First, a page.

Castro did not look ready to make the jump from Winston-Salem to Texas in a relief outing Thursday against the Royals, allowing four earned runs on four hits, including a home run, and a walk. He retired just two of the seven batters he faced.
"We're trying to get a good look at Castro," Rangers manager Buck Showalter said. "We've got to make a decision sometime on him this spring. He has got a good arm. I could see why he's highly thought of. I'll continue to run him out there and see what adjustments he's able to make as we go. I thought his breaking ball was a lot better [Thursday]."
The Rangers would like to keep his arm in the organization, so if he fails to make the Major League club, they could offer to make a trade for him and send him to the Minors.
"[With] Rule 5 picks, there are different dynamics working there," Showalter said. "You've got to make the judgment when you make the pick and when you see him on, on whether he is ready for the next level. In the American League, it is tough to carry a pitcher that can't be productive and eat up innings, we know that."
Under the lights:
R.A. Dickey was pleased to draw an evening assignment to advance his knuckleball education.
"I was very thankful for the opportunity to throw at night just because that is how it is going to be during the year," Dickey said Friday. "When you're out in the daytime and there is no wind and no humidity [in Arizona], it is a tough place to throw it. I've been real fortunate. I've had a pretty good one because I've got a lot of swings and misses. That is how you judge a knuckleball -- mishits and miss swings."
He yielded one run on five hits in three innings against Team Japan, which started five left-handed hitters Thursday night.
"The great thing about the knuckleball [is] it totally doesn't matter," Dickey said on whether the batter swings right or left. "It is surely inconsequential."
He said Japanese hitters take "like a two-strike approach" on every swing, making them difficult to strike out. He struck out three, including Ichiro Suzuki.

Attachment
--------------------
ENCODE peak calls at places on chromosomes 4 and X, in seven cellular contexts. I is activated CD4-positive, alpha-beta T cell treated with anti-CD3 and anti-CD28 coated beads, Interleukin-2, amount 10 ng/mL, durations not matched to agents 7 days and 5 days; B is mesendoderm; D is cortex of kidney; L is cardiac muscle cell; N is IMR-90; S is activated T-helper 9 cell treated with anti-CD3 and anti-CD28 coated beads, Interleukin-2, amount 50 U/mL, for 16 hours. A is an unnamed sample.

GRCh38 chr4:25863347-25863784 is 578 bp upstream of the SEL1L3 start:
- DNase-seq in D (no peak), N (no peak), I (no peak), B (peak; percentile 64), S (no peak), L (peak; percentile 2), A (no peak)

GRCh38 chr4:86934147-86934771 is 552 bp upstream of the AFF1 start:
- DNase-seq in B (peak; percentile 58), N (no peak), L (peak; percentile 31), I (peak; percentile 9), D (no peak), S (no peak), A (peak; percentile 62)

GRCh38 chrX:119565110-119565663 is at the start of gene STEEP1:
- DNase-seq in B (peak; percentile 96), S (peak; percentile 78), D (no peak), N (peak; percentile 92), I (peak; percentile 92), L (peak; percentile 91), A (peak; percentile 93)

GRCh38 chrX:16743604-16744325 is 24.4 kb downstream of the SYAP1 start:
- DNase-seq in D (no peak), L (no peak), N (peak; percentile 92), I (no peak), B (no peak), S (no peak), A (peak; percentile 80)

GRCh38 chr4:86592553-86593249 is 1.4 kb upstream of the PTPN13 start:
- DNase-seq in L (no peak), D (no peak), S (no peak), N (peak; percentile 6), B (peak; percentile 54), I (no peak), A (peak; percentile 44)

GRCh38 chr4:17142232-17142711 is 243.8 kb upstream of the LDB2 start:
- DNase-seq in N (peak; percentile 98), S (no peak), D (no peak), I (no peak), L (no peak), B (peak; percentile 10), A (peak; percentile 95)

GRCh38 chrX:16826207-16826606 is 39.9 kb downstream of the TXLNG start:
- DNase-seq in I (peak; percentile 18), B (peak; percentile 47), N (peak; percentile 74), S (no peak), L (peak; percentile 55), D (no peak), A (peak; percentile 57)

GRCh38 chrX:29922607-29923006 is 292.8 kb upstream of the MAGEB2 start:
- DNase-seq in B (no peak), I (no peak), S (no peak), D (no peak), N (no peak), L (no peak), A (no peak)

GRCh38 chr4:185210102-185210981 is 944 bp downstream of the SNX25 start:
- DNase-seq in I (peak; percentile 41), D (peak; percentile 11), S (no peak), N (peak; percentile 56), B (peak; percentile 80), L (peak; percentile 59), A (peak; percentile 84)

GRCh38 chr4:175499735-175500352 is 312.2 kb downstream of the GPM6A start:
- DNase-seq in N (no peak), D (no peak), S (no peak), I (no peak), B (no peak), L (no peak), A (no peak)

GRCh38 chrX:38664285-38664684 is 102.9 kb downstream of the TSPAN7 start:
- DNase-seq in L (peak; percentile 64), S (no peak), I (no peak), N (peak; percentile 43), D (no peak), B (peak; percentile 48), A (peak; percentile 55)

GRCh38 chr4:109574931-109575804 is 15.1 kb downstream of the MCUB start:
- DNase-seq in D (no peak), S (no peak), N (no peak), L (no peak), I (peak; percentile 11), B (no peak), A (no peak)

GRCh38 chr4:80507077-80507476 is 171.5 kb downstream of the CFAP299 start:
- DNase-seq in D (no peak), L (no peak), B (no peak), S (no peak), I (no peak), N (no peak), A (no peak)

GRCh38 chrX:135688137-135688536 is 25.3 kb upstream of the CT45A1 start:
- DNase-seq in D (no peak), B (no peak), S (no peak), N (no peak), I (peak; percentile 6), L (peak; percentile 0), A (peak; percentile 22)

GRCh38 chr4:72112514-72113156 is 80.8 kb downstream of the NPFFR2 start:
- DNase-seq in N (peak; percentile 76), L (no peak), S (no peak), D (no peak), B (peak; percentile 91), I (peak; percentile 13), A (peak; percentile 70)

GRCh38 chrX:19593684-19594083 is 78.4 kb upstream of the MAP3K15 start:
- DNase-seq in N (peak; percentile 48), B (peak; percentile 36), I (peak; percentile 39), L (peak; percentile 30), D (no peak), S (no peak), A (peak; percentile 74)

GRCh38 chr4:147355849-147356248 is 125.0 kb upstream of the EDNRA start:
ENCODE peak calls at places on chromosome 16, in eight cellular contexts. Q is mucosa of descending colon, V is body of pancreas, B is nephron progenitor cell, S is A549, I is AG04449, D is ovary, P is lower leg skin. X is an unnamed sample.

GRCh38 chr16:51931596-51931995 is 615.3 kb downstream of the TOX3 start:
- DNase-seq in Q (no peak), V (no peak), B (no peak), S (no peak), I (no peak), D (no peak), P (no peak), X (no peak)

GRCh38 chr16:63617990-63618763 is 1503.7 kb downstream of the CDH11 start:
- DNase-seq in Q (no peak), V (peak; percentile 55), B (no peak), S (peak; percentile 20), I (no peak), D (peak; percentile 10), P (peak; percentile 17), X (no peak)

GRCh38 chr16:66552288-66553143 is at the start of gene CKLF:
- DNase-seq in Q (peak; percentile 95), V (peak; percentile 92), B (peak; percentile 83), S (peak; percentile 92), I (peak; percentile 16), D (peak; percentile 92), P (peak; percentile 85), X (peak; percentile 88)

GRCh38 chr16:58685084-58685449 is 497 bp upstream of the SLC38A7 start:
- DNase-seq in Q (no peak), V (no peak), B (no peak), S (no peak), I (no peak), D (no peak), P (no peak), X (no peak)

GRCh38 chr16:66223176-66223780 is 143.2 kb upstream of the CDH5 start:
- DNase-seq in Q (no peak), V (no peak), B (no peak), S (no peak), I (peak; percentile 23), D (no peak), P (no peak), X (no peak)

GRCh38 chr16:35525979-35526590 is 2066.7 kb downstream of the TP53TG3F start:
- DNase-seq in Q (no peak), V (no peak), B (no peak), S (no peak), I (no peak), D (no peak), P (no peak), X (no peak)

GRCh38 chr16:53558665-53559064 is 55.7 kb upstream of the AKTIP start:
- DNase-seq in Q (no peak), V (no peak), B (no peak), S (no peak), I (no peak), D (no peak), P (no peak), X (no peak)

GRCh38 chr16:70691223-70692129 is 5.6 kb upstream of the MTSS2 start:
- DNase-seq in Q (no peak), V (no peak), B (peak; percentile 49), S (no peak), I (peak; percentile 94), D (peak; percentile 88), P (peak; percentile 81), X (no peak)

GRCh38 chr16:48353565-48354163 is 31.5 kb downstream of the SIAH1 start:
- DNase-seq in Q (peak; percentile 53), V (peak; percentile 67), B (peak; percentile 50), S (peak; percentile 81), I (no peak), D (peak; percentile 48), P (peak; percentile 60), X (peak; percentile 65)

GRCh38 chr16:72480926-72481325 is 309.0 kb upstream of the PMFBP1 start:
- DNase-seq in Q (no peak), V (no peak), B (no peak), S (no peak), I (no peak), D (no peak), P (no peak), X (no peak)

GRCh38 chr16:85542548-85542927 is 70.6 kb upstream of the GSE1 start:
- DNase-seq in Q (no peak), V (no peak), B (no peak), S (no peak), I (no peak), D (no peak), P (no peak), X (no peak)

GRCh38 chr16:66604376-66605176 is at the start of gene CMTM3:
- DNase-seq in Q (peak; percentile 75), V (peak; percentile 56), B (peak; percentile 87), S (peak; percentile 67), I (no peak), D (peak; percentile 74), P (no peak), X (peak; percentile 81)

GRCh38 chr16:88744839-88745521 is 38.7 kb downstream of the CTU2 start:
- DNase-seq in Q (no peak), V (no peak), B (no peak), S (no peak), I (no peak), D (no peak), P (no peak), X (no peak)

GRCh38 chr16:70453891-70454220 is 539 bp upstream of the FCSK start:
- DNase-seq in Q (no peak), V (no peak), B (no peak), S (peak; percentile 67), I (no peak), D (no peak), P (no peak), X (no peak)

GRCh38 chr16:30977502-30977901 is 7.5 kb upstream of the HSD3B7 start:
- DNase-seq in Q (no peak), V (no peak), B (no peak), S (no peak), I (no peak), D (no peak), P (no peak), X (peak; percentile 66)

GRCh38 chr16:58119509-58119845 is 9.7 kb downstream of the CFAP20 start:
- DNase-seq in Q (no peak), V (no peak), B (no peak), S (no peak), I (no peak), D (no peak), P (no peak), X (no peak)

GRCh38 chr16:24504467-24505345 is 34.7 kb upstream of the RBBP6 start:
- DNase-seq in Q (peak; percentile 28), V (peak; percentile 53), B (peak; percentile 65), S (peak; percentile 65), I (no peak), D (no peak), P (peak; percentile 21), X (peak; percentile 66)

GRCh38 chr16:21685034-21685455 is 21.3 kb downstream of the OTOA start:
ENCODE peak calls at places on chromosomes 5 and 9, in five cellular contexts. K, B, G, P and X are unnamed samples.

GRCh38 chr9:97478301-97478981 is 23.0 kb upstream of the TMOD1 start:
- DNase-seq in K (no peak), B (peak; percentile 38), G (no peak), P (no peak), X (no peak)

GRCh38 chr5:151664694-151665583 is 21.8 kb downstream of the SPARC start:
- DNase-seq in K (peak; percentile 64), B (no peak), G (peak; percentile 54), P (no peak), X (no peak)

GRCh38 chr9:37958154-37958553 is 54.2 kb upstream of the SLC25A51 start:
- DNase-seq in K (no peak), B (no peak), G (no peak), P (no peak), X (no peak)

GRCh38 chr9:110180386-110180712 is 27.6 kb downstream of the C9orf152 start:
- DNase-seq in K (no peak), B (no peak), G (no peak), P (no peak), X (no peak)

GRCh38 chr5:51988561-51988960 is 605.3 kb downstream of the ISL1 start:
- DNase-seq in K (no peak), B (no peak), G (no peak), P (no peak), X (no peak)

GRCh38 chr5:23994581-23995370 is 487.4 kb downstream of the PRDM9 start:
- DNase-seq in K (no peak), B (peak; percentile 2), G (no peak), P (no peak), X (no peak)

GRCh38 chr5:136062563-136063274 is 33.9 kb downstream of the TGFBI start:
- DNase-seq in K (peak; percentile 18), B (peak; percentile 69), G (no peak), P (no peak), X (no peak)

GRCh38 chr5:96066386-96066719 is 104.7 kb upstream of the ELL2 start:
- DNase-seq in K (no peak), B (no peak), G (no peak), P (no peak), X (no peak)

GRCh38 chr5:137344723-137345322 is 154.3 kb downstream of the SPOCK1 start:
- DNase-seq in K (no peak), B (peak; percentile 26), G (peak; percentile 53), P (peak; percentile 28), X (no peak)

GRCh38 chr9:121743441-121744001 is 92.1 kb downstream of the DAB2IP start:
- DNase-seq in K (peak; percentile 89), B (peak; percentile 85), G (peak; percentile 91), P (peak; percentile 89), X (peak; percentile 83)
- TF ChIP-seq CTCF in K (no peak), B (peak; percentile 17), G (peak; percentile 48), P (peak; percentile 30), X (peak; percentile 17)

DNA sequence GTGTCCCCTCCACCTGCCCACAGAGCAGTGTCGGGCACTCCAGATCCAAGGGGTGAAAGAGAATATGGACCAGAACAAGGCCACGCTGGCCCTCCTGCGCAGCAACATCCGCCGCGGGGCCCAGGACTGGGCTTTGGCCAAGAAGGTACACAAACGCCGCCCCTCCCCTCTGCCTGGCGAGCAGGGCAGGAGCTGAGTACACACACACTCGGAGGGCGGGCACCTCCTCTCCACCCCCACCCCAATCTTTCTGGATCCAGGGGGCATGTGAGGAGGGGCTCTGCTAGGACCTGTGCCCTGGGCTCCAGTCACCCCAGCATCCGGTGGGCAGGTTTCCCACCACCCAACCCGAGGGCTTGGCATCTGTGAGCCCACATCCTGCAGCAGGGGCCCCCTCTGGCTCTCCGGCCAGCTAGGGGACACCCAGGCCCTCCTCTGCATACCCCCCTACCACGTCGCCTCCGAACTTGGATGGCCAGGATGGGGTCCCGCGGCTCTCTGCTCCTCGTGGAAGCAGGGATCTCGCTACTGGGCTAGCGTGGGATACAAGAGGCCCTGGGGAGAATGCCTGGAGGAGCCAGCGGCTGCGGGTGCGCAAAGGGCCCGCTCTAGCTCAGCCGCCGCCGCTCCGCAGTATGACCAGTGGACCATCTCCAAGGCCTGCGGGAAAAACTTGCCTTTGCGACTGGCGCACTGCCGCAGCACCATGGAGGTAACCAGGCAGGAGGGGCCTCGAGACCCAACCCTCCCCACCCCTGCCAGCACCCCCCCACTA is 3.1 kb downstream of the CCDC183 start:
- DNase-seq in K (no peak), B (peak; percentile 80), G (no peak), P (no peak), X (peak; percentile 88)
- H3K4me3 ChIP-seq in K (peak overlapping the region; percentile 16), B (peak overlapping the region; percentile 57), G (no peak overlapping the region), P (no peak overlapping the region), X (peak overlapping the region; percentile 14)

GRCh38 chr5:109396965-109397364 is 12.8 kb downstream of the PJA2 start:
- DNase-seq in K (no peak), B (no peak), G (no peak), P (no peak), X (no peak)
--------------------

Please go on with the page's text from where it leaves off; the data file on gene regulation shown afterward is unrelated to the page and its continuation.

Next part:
"I think that might have frustrated them, getting struck out by something 60 (mph). They don't have knuckleballers in Japan," Dickey said. "I was changing speeds on it last night for the first time. I've always had the hard knuckle, even when I pitched conventionally. They called it the thing or whatever; really what it was was a hard knuckleball. I hadn't thrown that all spring. Last night, I threw probably a handful. It made a big difference. Now they have to worry about two speeds of the knuckleball and that is good."
Ring him up:
Jamie Burke, a non-roster invitee, will soon have something no one else in the Rangers camp will possess -- a 2005 World Series ring.
Burke had spent the previous three seasons in the White Sox organization. He appeared in one game and had one at-bat in six days with Chicago in 2005, but that was enough to be fitted for that ring every player covets.
"I think I will get it at the beginning of the season," Burke said. "They called me a couple of weeks ago to get my ring size. I think they'll probably send out the rings to the guys no longer with them.
"Obviously, it means a lot. Think of all the hard work put in and I've been around this game a long time. It is something that I never did expect, but it just happened. It is a blessing. It is one of the most amazing things you think about when it comes to baseball, winning the World Series and getting that ring.
"It would have been nice to contribute more, but they had guys who did that, who did a good job. It would have been nice to be in a few more games and help them win, but that's the way everything goes."
Burke said he would likely wear the ring on special occasions.
"I'm sure I'll want to wear it every day when I get it, but you just can't," he said. "I'm not a ring-type guy. My wedding ring is the [jewelry] I wear every day. I don't need anything else on."
Right-hander Kameron Loe will start Saturday against the Rockies at Surprise Stadium, beginning at 2:05 p.m. CT. Juan Acevedo is the probable Colorado starter.